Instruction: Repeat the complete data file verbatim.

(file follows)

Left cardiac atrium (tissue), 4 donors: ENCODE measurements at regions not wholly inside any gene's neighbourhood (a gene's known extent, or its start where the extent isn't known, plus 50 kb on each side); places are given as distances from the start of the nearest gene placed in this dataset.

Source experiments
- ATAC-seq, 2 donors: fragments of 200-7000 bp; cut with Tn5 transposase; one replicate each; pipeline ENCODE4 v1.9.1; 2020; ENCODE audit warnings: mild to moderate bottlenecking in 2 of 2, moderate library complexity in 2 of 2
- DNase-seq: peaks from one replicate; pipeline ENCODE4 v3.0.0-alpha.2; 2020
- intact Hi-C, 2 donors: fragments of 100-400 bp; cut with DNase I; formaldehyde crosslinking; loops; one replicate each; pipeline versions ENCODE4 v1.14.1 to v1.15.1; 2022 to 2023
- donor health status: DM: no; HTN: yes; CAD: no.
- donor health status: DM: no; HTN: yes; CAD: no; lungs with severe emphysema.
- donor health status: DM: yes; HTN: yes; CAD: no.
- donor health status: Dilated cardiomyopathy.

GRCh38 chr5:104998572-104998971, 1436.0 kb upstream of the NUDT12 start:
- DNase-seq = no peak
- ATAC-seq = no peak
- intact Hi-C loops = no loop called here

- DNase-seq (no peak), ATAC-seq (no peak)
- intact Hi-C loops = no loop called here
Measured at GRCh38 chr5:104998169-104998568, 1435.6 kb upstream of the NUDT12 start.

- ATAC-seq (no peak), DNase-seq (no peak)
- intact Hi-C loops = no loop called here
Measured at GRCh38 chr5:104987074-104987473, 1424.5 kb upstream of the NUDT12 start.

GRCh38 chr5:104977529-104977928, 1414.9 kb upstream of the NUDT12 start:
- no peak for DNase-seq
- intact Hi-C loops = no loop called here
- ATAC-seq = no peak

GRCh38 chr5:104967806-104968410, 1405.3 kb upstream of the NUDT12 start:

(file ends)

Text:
Left cardiac atrium (tissue), 4 donors: ENCODE measurements at regions not wholly inside any gene's neighbourhood (a gene's known extent, or its start where the extent isn't known, plus 50 kb on each side); places are given as distances from the start of the nearest gene placed in this dataset.

Source experiments
- ATAC-seq, 2 donors: fragments of 200-7000 bp; cut with Tn5 transposase; one replicate each; pipeline ENCODE4 v1.9.1; 2020; ENCODE audit warnings: mild to moderate bottlenecking in 2 of 2, moderate library complexity in 2 of 2
- DNase-seq: peaks from one replicate; pipeline ENCODE4 v3.0.0-alpha.2; 2020
- intact Hi-C, 2 donors: fragments of 100-400 bp; cut with DNase I; formaldehyde crosslinking; loops; one replicate each; pipeline versions ENCODE4 v1.14.1 to v1.15.1; 2022 to 2023
- donor health status: DM: no; HTN: yes; CAD: no.
- donor health status: DM: no; HTN: yes; CAD: no; lungs with severe emphysema.
- donor health status: DM: yes; HTN: yes; CAD: no.
- donor health status: Dilated cardiomyopathy.

GRCh38 chr5:104998572-104998971, 1436.0 kb upstream of the NUDT12 start:
- DNase-seq = no peak
- ATAC-seq = no peak
- intact Hi-C loops = no loop called here

- DNase-seq (no peak), ATAC-seq (no peak)
- intact Hi-C loops = no loop called here
Measured at GRCh38 chr5:104998169-104998568, 1435.6 kb upstream of the NUDT12 start.

- ATAC-seq (no peak), DNase-seq (no peak)
- intact Hi-C loops = no loop called here
Measured at GRCh38 chr5:104987074-104987473, 1424.5 kb upstream of the NUDT12 start.

GRCh38 chr5:104977529-104977928, 1414.9 kb upstream of the NUDT12 start:
- no peak for DNase-seq
- intact Hi-C loops = no loop called here
- ATAC-seq = no peak

GRCh38 chr5:104967806-104968410, 1405.3 kb upstream of the NUDT12 start: